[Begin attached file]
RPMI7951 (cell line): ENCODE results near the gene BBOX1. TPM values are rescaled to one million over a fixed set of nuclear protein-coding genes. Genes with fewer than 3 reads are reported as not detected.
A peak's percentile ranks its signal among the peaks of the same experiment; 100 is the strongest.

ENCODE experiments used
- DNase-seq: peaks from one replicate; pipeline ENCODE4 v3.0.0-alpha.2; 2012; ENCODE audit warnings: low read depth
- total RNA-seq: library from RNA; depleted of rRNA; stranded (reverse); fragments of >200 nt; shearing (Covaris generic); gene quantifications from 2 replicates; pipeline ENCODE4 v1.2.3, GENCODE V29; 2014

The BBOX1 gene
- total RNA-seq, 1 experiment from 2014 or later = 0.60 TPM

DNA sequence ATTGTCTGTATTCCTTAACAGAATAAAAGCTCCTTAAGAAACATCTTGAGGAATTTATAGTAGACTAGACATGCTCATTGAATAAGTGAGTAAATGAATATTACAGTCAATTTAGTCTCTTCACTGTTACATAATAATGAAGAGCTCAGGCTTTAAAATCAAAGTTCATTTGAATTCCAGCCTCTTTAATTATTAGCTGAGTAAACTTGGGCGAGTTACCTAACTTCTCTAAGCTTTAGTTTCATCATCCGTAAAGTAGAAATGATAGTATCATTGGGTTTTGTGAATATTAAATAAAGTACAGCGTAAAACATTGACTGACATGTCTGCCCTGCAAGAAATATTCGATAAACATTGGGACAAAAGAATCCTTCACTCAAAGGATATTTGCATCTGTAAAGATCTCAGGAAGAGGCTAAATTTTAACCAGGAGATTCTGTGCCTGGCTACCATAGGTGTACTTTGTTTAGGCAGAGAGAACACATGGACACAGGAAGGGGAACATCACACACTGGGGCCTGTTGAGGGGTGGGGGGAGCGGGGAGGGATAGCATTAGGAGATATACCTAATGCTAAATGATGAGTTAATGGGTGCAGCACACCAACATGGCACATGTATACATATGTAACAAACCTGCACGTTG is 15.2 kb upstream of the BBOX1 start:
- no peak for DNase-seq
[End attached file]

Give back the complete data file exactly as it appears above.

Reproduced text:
RPMI7951 (cell line): ENCODE results near the gene BBOX1. TPM values are rescaled to one million over a fixed set of nuclear protein-coding genes. Genes with fewer than 3 reads are reported as not detected.
A peak's percentile ranks its signal among the peaks of the same experiment; 100 is the strongest.

ENCODE experiments used
- DNase-seq: peaks from one replicate; pipeline ENCODE4 v3.0.0-alpha.2; 2012; ENCODE audit warnings: low read depth
- total RNA-seq: library from RNA; depleted of rRNA; stranded (reverse); fragments of >200 nt; shearing (Covaris generic); gene quantifications from 2 replicates; pipeline ENCODE4 v1.2.3, GENCODE V29; 2014

The BBOX1 gene
- total RNA-seq, 1 experiment from 2014 or later = 0.60 TPM

DNA sequence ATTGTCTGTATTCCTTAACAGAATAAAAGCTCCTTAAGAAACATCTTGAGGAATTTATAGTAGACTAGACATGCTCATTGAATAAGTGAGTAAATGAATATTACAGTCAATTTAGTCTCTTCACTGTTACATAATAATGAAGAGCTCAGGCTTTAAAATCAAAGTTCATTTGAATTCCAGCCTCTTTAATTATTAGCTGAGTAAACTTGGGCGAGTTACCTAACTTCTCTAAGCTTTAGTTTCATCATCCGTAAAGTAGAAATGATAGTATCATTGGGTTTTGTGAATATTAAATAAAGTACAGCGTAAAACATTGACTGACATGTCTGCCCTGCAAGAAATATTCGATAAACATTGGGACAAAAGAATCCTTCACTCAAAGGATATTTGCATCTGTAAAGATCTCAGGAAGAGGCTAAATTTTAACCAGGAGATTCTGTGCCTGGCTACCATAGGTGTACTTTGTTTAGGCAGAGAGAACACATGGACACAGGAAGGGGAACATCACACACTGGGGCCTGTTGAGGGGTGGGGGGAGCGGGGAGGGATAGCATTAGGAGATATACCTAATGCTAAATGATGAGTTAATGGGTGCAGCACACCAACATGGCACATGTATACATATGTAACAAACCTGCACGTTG is 15.2 kb upstream of the BBOX1 start:
- no peak for DNase-seq